Symbols, Protocols, Frames, and Versioning

Allen Wirfs-Brock allen at wirfs-brock.com
Sat Oct 6 18:37:46 PDT 2012


On Oct 6, 2012, at 2:57 PM, Kevin Smith wrote:

> 
> The issue, is providing access to an already created symbol across such boundaries.  As I have pointed out in other messages, this isn't a problem that it unique to symbols.  It is isomorphic with use cases for sharing any kind of object across such boundaries.
> 
> I disagree.  The only reason this issue looks like a nail is because you're gripping that symbol hammer so hard.  ; )  The problem is a quack.
> 
> This is duck-typing, plain and simple.  The only issue is what kind of a quack we are looking for.  Do we identify the quack by using a flat identifier namespace (as we typically do), or do we go for something stronger?
> 
> There's nothing wrong with using "iterator" as the quack.  But the option exists for something stronger, if we are willing to create the syntax to support it.
> 
> Let's call it strong-duck-typing.  Instead of a quack being an identifier in the flat namespace of identifier names, the quack is a globally unique string.  There are only two sane options for globally unique names:  uuids (or random equivalents) and DNS-based paths.  Let's arbitrarily choose uuids.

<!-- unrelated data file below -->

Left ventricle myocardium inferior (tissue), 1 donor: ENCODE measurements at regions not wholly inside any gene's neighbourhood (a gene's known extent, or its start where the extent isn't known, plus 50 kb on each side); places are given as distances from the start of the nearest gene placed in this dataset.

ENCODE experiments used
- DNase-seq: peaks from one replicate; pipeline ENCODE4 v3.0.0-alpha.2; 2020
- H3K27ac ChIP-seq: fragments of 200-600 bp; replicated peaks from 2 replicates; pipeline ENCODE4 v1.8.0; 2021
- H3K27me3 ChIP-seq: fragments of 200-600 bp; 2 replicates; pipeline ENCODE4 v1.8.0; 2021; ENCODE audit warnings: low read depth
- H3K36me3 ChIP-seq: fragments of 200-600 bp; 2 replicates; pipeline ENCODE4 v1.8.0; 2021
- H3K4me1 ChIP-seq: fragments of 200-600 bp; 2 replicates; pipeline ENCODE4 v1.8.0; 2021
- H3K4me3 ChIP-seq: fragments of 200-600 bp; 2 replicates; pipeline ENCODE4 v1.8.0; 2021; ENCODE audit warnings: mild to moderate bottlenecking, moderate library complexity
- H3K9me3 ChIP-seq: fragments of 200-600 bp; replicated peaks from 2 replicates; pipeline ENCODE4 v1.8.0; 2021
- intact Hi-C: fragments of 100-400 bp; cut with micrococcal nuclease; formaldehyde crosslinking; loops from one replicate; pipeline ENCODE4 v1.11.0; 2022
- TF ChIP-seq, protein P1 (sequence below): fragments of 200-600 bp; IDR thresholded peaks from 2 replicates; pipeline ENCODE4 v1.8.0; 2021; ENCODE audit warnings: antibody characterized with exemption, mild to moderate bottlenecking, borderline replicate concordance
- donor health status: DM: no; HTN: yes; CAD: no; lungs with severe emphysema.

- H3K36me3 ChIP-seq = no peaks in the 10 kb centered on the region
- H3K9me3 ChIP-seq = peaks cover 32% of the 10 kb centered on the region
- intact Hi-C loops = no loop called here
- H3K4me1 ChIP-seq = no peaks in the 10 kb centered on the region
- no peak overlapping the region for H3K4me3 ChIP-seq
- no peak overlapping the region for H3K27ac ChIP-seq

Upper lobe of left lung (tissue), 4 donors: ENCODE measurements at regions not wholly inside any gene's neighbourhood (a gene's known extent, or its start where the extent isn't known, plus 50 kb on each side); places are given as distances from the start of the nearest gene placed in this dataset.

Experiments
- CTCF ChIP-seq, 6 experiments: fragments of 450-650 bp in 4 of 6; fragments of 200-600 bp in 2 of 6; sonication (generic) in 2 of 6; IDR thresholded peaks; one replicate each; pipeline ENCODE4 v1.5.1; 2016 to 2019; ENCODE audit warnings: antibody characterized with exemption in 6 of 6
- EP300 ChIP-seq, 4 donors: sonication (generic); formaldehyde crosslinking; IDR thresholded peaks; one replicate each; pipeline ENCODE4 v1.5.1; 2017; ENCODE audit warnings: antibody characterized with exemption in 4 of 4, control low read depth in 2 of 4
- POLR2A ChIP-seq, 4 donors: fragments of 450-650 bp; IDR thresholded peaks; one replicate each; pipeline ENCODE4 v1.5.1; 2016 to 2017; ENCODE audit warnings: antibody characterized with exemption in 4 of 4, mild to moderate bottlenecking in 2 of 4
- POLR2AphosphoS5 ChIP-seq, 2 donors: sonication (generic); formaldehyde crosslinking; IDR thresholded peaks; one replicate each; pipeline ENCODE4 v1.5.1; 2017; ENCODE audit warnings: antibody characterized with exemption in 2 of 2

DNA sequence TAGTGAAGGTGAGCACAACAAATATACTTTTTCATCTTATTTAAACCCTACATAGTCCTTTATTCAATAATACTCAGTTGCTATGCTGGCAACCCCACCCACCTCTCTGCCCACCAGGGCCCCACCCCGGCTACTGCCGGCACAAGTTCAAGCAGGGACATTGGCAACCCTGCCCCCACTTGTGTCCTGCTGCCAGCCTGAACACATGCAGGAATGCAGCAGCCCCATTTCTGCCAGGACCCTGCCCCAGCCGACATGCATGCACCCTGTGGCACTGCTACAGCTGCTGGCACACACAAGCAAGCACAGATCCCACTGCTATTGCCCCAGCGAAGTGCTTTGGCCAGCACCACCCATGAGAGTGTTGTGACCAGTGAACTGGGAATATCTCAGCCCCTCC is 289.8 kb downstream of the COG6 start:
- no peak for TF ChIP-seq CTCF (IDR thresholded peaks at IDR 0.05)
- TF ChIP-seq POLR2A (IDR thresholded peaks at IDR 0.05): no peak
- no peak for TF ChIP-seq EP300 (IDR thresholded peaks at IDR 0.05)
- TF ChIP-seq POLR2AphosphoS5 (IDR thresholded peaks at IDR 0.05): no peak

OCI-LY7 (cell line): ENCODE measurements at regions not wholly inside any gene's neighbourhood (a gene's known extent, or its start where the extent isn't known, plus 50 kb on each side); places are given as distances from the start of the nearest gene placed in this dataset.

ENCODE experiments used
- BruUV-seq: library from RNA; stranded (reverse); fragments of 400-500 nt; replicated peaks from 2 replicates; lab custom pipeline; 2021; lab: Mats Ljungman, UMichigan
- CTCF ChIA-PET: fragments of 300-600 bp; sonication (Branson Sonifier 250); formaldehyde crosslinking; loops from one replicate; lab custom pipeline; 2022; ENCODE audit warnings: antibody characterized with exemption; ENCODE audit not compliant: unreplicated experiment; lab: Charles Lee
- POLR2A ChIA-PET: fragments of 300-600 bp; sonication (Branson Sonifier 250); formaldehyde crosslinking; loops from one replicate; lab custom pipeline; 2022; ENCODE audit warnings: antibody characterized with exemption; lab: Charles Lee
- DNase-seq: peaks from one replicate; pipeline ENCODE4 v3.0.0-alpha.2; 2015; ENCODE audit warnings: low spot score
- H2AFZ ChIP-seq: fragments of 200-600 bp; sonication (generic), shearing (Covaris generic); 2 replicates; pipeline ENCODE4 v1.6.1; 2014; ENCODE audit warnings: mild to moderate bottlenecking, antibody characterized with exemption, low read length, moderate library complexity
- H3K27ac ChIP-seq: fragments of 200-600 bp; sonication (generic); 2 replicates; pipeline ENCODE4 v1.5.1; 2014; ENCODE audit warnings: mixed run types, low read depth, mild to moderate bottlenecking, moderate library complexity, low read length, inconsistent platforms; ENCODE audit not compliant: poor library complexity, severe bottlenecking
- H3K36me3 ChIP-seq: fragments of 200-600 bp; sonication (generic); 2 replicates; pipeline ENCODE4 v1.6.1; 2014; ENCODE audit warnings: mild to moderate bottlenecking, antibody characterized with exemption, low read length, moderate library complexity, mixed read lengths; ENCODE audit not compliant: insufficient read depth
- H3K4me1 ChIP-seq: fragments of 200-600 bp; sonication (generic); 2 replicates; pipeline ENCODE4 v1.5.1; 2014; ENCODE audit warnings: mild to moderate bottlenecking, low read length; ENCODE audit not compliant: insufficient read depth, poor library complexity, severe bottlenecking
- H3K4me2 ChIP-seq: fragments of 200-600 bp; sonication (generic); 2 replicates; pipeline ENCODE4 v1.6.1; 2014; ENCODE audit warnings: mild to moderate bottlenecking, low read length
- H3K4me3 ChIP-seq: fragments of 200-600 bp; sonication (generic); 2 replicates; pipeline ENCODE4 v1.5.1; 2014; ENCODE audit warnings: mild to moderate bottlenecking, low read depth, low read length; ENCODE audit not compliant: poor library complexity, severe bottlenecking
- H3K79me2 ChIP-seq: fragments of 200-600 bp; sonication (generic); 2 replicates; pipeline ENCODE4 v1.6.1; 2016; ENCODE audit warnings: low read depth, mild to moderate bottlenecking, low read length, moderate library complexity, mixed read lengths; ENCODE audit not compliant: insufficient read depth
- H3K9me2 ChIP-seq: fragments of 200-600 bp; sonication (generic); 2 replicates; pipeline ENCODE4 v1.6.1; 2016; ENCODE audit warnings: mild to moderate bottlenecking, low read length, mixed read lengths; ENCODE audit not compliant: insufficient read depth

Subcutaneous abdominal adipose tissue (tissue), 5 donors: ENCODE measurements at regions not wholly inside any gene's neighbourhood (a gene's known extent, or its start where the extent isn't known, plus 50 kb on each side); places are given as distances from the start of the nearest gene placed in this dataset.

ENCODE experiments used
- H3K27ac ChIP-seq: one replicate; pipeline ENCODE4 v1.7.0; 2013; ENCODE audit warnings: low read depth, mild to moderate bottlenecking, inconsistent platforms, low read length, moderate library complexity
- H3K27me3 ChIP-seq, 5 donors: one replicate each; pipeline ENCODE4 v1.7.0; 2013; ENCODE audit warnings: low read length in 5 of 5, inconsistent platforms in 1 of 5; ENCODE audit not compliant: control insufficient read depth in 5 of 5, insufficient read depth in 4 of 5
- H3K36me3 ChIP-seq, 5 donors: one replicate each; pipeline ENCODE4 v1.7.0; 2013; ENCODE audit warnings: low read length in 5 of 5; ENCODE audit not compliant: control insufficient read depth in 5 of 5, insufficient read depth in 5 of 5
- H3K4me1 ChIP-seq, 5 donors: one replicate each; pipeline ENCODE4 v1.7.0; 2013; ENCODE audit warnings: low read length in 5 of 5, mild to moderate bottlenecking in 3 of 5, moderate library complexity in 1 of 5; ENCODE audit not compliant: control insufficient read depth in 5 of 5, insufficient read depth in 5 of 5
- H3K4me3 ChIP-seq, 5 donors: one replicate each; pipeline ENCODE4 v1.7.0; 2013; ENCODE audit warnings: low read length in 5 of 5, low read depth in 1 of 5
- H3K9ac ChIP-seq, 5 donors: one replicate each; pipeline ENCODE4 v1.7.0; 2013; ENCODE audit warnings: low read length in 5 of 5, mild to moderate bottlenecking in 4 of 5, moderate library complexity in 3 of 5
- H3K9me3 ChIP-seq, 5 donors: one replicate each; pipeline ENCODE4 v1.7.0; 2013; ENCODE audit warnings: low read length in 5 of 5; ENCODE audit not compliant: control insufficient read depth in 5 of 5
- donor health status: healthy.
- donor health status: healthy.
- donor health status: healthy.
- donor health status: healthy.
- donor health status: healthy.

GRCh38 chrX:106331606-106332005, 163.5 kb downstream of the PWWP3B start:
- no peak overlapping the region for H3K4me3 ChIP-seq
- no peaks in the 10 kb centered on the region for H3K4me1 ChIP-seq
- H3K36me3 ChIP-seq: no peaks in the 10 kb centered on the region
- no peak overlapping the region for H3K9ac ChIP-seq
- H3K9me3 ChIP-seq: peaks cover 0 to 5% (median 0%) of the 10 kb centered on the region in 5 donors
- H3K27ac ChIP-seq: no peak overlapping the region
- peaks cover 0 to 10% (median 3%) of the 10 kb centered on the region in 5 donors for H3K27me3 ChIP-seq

I don't think "strong" is the right adjective for what you are trying to say.  I think "immune to unintended conflicting usage of a property name" is the idea you are getting at.   It a property is named using commonly used word, it has a higher probability that somebody will choose that same word to name a property that has a different intended semantics than the original usage.  They appear to be polymorphicly equivalent properties but they really aren't.  They won't "act like the same duck".

Being globally unique is not sufficient.  ECMAScript names are globally unique, but many string values are subject to unintended semantic conflict (reassignment of meaning) exactly because they are globally available to everybody and likely to be chosen the a good property name. DNS-based paths use of UUIDs DNS-bassed paths reduces (significantly) the probably of an unintended conflicting reuse of a name.  But it does not guarantee that it won't occur. 

The alternative is to use a unique value that can't be unintentionally recreated.  That is what a symbol is.   It is an unforgeable, unguessable property name. If you want to define a property that will be recognized to have some specific meaning you must obtain the symbol to use as the property key from some dispensing authority. 

Allen
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